• Blood clotting disorders: Some blood clotting disorders make it more likely for excessive blood clots to form, increasing the chances of a thrombotic stroke.
    • Smoking: Smoking is one of the leading risk factors of stroke and heart disease because it causes damage to the blood vessels throughout the body.
    • Recreational drugs: Certain drugs, such as cocaine, methamphetamine and performance enhancing substances can promote the slow development of cerebrovascular disease. These drugs may also cause sudden narrowing and or 'spasm' of the blood vessels, abruptly closing off blood flow to an area of the brain for a brief period of time.
    • Trauma to the blood vessels of the neck: While it is not common, there are instances in which severe trauma can induce the formation of a blood clot, resulting in stroke. 
    • Transient ischemic attack: A thrombotic stroke may be preceded by a series of one or more transient ischemic attacks, also known as “mini-strokes” or TIAs. A TIA may last for a few minutes or hours and is often a sign of an impending stroke. The symptoms of a TIA are similar to those of a stroke.

    Types of Thrombotic Stroke

    A blood clot can form in a small blood vessel in the brain or in a large blood vessel in the brain. The result is either a large vessel stroke or a small vessel stroke.               

    • Large Vessel Stroke: Large vessel stroke occurs in the larger blood-supplying arteries of the brain, such as the carotid artery or middle cerebral artery. Large vessel thrombotic strokes typically cause substantial symptoms and long term effects, such as aphasia (trouble with language) or hemiparesis (weakness of one side of the body.)
    • Small Vessel Stroke: This type of thrombotic stroke occurs when blood flow is blocked to a small and deep penetrating arterial blood vessel. This type of stroke is also known as a lacunar stroke or a subcortical stroke. A small vessel thrombus can also result in a brainstem stroke. Small vessel strokes are literally small in size, affecting only a limited area of the brain. Depending on the area impacted by a small thrombotic stroke, it can produce minor effects or it can produce substantial handicaps if it impacts a region of the brain that is responsible for important and noticeable physical or cognitive abilities.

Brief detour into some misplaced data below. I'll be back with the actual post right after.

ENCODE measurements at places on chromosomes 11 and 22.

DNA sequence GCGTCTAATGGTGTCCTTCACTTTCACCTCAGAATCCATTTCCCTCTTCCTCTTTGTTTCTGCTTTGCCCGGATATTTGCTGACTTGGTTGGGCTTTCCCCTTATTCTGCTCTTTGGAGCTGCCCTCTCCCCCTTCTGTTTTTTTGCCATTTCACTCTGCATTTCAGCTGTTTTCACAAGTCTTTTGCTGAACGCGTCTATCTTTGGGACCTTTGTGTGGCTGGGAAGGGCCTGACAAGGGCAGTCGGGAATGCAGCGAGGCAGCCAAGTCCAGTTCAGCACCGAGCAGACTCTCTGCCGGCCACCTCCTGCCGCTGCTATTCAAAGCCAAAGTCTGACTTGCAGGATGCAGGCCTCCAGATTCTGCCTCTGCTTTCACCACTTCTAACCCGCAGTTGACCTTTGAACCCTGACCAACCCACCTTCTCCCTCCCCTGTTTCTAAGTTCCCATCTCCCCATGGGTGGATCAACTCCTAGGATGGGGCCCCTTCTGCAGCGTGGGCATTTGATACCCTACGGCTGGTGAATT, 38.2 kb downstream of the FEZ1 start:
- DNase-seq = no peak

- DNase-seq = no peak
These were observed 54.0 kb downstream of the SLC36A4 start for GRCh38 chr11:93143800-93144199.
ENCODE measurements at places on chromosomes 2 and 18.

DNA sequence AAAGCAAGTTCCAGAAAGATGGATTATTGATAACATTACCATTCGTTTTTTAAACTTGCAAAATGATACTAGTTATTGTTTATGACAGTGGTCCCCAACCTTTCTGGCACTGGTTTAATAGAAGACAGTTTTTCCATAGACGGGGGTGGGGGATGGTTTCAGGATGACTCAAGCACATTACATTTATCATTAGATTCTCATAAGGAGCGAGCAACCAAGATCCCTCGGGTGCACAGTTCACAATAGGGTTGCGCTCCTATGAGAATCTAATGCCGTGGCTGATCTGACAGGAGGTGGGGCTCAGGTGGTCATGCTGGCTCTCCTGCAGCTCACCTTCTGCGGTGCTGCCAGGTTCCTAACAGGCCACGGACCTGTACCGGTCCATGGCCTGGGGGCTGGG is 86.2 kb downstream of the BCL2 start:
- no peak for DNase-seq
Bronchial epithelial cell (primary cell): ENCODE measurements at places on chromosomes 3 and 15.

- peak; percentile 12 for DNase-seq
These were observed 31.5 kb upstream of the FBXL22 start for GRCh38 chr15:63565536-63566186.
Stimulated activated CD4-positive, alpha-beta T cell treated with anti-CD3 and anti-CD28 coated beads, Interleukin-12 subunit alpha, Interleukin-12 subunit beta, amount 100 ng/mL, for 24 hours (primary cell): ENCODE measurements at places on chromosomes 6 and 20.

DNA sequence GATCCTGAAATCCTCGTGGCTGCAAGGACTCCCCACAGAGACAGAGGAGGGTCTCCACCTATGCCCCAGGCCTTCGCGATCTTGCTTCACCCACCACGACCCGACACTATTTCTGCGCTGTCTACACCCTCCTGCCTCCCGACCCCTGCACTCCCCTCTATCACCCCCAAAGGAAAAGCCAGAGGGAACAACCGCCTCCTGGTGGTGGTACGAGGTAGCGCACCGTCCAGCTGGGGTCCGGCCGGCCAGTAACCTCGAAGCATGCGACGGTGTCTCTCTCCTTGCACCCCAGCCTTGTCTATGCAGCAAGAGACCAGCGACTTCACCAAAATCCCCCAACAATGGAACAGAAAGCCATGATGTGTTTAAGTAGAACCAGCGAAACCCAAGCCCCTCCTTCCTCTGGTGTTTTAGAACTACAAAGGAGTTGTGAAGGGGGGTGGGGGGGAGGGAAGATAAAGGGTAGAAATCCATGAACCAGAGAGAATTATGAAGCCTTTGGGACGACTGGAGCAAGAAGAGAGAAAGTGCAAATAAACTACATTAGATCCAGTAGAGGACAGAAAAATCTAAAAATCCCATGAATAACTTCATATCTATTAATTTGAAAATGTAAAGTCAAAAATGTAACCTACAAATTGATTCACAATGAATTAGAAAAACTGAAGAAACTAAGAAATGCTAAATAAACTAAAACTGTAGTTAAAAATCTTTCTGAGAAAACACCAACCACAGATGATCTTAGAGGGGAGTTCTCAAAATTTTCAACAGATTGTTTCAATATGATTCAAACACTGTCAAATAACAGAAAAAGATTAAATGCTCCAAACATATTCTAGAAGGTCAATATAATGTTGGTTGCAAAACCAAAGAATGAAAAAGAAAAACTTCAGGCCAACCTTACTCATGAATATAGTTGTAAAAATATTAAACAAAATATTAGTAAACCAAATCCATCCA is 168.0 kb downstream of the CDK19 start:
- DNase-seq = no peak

A Word From Verywell

    A thrombotic stroke is among the most common causes of stroke. There are a number of treatments for thrombotic stroke, including blood thinners such as TPA and procedures that can help to dissolve and remove a blood clot. If you or a loved one has experienced a thrombotic stroke, you may need to participate in a post stroke rehabilitation program, which can help with your recovery.

    Further Reading:

    Vulnerable atherosclerotic plaque - review of current concepts and advanced imaging, Spacek M, Zemanek D, Hutyra M, Sluka M, Taborsky M, Biomed Pap Med Fac Univ Palacky Olomouc Czech Repub. 2018 Feb 21. doi: 10.5507/bp.2018.004. [Epub ahead of print]